I get the part of it about employer/employee. However, playing a professional sport is hardly compatible to blue collar work. Anyone that claims that they don’t know how taking repeated blows to the head can be hazardous to their health is either a complete liar or complete idiot. No one needs a degree in neurology to understand the basic concept of this.

      • ibieiniid - Dec 4, 2013 at 9:35 AM

        but do you think Ali knew he’d have adverse effects when he fought decades ago? I don’t think the information was as commonly known when most of these players played. I mean, only recently have they publicly determined that concussions are bad enough to stick somebody in a “quiet room.”

      • joey4id - Dec 4, 2013 at 9:51 AM

        ibieiniid, who know I’m all about facts…. Right? ;-) I don’t believe the NHL hasn’t known for along time about the effects and causes of concussions. Proving it may be extremely difficult. However, they can’t deny not knowing it today, which is why I believe they will eventually ban fighting.

        Dementia pugilistica (DP) is a neurodegenerative disease or dementia that may affect amateur or professional boxers as well as athletes in other sports who suffer concussions.

        DP was first described in 1928 by a forensic pathologist, Dr. Harrison Stanford Martland, who was the chief medical examiner of Essex County in Newark, New Jersey in a Journal of the American Medical Association article, in which he noted the tremors, slowed movement, confusion, and speech problems typical of the condition. In 1973, a group led by J. A. Corsellis described the typical neuropathological findings of DP after post-mortem examinations of the brains of 15 former boxers.

      • ibieiniid - Dec 4, 2013 at 10:08 AM

        I know you’ll spit some percentages at me, but again, your arguments to ban fighting ALWAYS forget about the shear amount of injuries that are caused by hits. I know, I know, the odds that you’re hurt in a fight are higher than the odds that you’re hurt during a hit, but due to the high number of hits that happen, there’s far more players hurt from hits. Sure, banning fighting may prevent several of these incidents, but I think you’re taking the easy way out of the greater problem at hand if you’re just talking about banning fighting. There’s no way you can say “ban hitting” without being berated. That’d be the end to this sport. They really need to address making HITTING safer, that would make the biggest difference. But I don’t claim to have the answers to any of these issues. I’ve heard about eliminating bulky shoulder pads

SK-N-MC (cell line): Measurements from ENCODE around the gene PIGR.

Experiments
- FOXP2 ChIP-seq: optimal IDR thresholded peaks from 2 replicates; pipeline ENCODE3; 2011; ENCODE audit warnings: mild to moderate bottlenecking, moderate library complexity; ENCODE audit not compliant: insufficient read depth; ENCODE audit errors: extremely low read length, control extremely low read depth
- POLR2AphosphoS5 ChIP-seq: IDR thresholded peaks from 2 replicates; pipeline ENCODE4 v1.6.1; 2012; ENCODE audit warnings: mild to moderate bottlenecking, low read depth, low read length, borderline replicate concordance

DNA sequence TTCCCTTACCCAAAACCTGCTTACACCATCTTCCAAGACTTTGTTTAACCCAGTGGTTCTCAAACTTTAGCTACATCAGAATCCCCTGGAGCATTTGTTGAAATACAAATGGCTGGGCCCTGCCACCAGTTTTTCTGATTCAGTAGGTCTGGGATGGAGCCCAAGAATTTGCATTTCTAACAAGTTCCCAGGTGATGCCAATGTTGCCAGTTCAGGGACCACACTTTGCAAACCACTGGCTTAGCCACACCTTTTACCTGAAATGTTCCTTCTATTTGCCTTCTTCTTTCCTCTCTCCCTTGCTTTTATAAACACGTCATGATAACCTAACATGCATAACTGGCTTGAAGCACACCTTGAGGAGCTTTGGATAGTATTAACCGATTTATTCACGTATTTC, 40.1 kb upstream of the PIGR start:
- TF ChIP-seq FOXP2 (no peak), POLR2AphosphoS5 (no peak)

Since I’m on my simile sh** today… your argument that, probability-wise, fighting results in injury more often than hitting sounds like this to me:
        Cancer kills a sh**-ton more people than skydiving. But your odds of dying during each jump is higher than every person’s odds of dying of cancer. So ban skydiving instead of cancer, even though far less people skydive than live a life susceptible to cancer. (this is assuming we could just “ban” cancer. yeah, not the best simile, but I think you’ll get it)

      • ibieiniid - Dec 4, 2013 at 10:10 AM

        forgot to finish that first paragraph lol

        “I’ve heard about eliminating bulky shoulder pads–” I don’t know if that would work, but it sounds like a good first step to me.

      • joey4id - Dec 4, 2013 at 11:05 AM